Full of not elite, but incredible players, and more importantly, girls. 

This past Wednesday night, a text thread with Addi and Brooke was blowing up all three of our phones.

I was the cause of most of it.

Addi asked for basketball pictures she could print from throughout the years. 

To hang on her Senior Night board. 

My God did I underestimate the emotional impact of the assignment. 

We started Apple iCloud storage in 2013, so I sorted the albums by her face only, and scrolled all the way back. 

It didn’t catch her super early parks and rec, guard the girl with the same color wristband as you, but it got close. 

And for an hour or so, I just fired picture after picture of her to the two of them.

Mostly basketball related, because that was the homework. 

But also other incredible memories that this digital device kept locked inside like a treasure just for moments like this.

Brooke cried.

Addi cried.

I cried.

We laughed. 

We shared little moments.

We remembered stories. 

We retraced the footsteps. 

Footsteps that had many others’ right there with them.

Feet like John’s and Rob’s who coached her for years when she didn’t know how to use her left hand.

Feet like Bre’s who pushed her well beyond her comfort in the best of ways. 

Feet like Matt’s who let her play up with her older sister even when he knew she wouldn’t help the team win, but he encouraged her anyway.

Feet like Shelly’s and Ben’s and Michael’s who believed in her and saturated positivity and particular skills into her soil.

Feet like Bree’s who celebrated effort and hustle and grit.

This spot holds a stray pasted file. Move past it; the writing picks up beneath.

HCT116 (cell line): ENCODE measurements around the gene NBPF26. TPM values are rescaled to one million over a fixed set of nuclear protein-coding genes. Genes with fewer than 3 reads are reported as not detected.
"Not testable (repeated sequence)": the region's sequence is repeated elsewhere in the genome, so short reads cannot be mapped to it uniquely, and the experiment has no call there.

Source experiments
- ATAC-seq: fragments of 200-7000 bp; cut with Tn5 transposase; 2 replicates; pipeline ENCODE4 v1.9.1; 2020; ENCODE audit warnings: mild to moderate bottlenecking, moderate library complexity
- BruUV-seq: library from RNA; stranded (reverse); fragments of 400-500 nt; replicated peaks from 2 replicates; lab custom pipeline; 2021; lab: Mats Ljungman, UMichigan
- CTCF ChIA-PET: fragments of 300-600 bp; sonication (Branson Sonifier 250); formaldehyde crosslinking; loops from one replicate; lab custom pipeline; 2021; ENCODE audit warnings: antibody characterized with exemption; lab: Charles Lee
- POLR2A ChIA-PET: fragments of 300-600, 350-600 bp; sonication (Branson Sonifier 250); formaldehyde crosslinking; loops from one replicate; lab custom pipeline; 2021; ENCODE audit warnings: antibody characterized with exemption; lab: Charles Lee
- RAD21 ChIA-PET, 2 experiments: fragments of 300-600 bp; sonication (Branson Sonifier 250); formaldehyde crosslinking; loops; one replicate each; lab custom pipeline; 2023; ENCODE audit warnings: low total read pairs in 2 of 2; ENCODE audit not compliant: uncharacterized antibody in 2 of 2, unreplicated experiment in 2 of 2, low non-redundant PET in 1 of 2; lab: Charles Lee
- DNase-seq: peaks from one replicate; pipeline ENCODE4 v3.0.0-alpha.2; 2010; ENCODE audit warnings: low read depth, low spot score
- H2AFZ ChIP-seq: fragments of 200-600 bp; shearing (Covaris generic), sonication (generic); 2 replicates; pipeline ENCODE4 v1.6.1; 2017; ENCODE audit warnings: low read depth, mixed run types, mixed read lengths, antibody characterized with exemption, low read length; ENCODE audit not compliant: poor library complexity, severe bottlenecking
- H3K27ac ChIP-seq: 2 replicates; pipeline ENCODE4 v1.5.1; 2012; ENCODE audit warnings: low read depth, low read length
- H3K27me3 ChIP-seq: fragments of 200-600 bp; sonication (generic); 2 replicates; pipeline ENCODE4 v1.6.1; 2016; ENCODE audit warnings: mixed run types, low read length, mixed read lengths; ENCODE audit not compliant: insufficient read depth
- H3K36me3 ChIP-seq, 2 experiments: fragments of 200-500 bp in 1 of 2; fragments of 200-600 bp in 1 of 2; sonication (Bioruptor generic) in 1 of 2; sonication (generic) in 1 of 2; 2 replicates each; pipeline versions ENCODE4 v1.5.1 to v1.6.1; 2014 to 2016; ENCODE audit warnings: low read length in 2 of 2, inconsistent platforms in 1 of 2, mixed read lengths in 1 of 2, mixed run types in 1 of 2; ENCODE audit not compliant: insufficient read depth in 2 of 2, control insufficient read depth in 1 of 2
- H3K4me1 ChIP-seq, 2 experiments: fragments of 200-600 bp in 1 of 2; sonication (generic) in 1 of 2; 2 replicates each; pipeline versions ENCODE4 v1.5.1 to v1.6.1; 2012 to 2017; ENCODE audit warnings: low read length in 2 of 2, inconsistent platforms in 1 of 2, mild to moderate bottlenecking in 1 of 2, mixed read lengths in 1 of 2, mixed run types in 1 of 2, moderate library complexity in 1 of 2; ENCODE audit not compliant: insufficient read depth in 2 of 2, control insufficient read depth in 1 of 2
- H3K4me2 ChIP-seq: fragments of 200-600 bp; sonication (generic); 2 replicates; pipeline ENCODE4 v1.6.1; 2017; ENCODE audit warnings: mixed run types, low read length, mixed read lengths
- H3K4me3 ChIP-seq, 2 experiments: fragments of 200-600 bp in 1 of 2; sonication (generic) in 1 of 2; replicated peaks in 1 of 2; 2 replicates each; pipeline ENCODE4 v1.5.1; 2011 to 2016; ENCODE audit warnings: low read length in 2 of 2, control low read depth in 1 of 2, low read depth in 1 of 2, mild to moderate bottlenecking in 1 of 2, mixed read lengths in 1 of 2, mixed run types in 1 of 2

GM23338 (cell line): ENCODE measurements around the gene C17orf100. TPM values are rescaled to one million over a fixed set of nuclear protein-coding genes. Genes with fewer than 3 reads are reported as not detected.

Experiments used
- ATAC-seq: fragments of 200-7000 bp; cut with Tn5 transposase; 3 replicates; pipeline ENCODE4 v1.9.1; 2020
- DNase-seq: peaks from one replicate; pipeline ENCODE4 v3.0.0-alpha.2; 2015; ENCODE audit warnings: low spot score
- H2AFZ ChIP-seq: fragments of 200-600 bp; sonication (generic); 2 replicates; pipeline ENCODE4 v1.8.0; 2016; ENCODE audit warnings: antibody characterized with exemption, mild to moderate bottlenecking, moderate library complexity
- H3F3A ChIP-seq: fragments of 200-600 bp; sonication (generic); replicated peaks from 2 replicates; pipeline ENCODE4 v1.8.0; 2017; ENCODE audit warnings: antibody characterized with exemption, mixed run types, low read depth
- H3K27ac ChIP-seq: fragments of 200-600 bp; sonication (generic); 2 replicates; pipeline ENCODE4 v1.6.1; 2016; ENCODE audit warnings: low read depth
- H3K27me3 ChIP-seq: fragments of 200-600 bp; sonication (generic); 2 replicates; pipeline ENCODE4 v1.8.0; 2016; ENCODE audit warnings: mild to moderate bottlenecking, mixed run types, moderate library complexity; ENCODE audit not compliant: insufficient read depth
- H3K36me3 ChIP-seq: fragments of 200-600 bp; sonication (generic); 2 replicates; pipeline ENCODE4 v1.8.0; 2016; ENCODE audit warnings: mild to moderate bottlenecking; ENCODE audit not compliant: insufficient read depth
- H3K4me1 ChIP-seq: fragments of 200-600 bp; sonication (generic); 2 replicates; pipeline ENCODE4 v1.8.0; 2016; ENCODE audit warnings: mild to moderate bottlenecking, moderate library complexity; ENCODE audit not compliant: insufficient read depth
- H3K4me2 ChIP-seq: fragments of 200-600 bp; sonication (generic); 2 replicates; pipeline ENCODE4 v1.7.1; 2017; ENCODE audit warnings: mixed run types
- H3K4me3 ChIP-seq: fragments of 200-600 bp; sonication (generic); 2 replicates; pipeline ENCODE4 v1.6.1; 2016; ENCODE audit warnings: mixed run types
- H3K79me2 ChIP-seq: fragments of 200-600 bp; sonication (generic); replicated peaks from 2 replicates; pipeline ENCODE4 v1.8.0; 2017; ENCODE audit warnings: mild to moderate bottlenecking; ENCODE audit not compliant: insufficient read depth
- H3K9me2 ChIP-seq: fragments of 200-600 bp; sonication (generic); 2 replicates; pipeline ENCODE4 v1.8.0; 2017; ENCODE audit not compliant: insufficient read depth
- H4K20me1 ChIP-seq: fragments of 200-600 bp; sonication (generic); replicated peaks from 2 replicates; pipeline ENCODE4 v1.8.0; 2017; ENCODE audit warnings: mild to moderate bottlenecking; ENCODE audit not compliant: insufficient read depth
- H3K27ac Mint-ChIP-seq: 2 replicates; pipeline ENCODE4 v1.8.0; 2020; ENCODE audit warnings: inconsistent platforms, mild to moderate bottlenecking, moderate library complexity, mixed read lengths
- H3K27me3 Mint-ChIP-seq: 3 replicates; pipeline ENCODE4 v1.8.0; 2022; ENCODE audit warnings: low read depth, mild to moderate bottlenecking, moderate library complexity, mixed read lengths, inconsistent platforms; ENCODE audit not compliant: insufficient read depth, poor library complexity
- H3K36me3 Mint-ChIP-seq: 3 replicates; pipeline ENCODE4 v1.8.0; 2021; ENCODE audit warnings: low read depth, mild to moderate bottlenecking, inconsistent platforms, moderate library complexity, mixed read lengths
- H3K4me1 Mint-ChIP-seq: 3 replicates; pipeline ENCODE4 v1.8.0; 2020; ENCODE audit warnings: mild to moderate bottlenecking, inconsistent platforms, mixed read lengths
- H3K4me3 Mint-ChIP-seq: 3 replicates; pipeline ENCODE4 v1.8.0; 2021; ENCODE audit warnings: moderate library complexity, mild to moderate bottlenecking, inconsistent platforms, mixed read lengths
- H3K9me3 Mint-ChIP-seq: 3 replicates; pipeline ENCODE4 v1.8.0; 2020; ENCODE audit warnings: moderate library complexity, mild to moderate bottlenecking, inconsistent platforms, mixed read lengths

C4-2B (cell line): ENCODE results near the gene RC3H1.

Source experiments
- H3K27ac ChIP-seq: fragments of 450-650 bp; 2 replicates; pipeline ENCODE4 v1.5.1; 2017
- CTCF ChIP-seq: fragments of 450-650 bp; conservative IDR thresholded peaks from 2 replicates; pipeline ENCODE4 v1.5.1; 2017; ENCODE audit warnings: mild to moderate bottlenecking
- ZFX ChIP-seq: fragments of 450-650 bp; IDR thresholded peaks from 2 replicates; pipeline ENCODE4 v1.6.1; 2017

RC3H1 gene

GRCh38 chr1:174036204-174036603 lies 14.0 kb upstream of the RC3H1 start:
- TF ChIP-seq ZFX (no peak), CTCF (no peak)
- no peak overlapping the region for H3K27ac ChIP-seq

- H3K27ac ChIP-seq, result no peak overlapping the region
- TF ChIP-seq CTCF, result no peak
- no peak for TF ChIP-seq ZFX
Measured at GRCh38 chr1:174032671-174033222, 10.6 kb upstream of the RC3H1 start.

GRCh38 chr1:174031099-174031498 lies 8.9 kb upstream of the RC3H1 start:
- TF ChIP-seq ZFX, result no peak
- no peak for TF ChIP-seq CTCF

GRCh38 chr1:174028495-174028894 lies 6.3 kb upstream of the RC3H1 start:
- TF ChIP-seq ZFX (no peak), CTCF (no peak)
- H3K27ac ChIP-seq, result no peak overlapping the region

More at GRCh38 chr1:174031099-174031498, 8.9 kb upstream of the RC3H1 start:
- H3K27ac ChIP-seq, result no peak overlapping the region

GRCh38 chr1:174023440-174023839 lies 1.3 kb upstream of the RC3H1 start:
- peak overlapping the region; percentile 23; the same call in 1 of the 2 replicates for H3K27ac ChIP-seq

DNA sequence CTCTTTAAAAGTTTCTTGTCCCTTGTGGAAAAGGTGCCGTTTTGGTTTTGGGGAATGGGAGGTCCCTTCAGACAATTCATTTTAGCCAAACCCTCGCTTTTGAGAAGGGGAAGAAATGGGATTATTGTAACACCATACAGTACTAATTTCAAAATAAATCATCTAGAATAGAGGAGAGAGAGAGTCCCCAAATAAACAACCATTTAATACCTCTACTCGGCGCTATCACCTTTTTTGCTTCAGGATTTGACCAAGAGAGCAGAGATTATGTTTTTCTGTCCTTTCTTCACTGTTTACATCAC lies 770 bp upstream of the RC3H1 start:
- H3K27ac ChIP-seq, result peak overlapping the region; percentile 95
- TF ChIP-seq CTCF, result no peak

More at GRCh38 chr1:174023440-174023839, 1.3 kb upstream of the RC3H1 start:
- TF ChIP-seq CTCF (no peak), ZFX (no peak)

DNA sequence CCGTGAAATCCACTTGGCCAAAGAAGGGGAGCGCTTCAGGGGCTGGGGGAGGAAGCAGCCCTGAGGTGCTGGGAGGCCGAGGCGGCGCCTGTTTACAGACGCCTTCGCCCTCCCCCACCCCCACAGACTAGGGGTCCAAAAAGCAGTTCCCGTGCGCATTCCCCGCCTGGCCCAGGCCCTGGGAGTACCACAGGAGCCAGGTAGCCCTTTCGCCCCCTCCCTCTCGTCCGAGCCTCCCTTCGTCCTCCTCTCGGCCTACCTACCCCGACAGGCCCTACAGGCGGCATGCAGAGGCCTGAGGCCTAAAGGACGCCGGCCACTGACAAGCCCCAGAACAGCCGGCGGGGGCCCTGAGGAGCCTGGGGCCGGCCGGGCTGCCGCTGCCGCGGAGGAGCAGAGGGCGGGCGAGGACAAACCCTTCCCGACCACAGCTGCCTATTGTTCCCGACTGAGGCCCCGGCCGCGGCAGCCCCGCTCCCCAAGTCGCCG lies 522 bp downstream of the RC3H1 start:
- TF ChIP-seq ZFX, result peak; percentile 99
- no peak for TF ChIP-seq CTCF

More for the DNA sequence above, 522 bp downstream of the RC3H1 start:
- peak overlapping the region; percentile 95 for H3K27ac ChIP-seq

Feet like Darren’s who put the ball in her hands and asked her to be a leader.

Feet like Derrick’s and Amanda’s who put her on big stages with big time athletes and didn’t allow her to shrink. 

Feet like Stan’s who welcomed her to high school and challenged her to be consistent. 

Feet like Joe’s who let her hit two meaningless (to the team) free throws in a district game loss as a freshman, showing her she had what it takes.

Feet like Sam’s who remind her that her character for life after hoops is far more important than her free throw percentage.

Feet like Zach’s who see the whole parts of her and call out the good in meaningful, specific ways that will last longer than the temporary joys or pain of each hot or cold shooting night and win or loss. 

Feet like her older sister, Kamden, who played basketball through 8th grade and who shared a court together many times in Florida and Kansas City as they grew. But much more importantly, who walked ahead of her with courage through each hard, messy, beautiful life stage and gave Addi clear footprints in the snow to follow. 

Feet like her oldest younger sister, Rowan, whose bravery and beauty are always on full display, and who we will all lose our shit when Coach subs Rowan in to replace Addi with a few seconds or few minutes left whenever this journey comes to its complete and final stop in a few weeks.

Feet like her only brother, Silas, whose pickup games in the driveway often left one or both of them bloodied, bruised, battered, and hella mad. But whose kindred hoops spirit has formed a connection that will carry well beyond a hardwood floor (or concrete driveway). 

Feet like her youngest younger sister, Henley, who has gotten the benefit of watching how Addi goes about her business by fiercely protecting, advocating for, and fighting for those who share her last name. And who now looks eye to eye with, yet with deep respect and lowkey heroism in her eyes.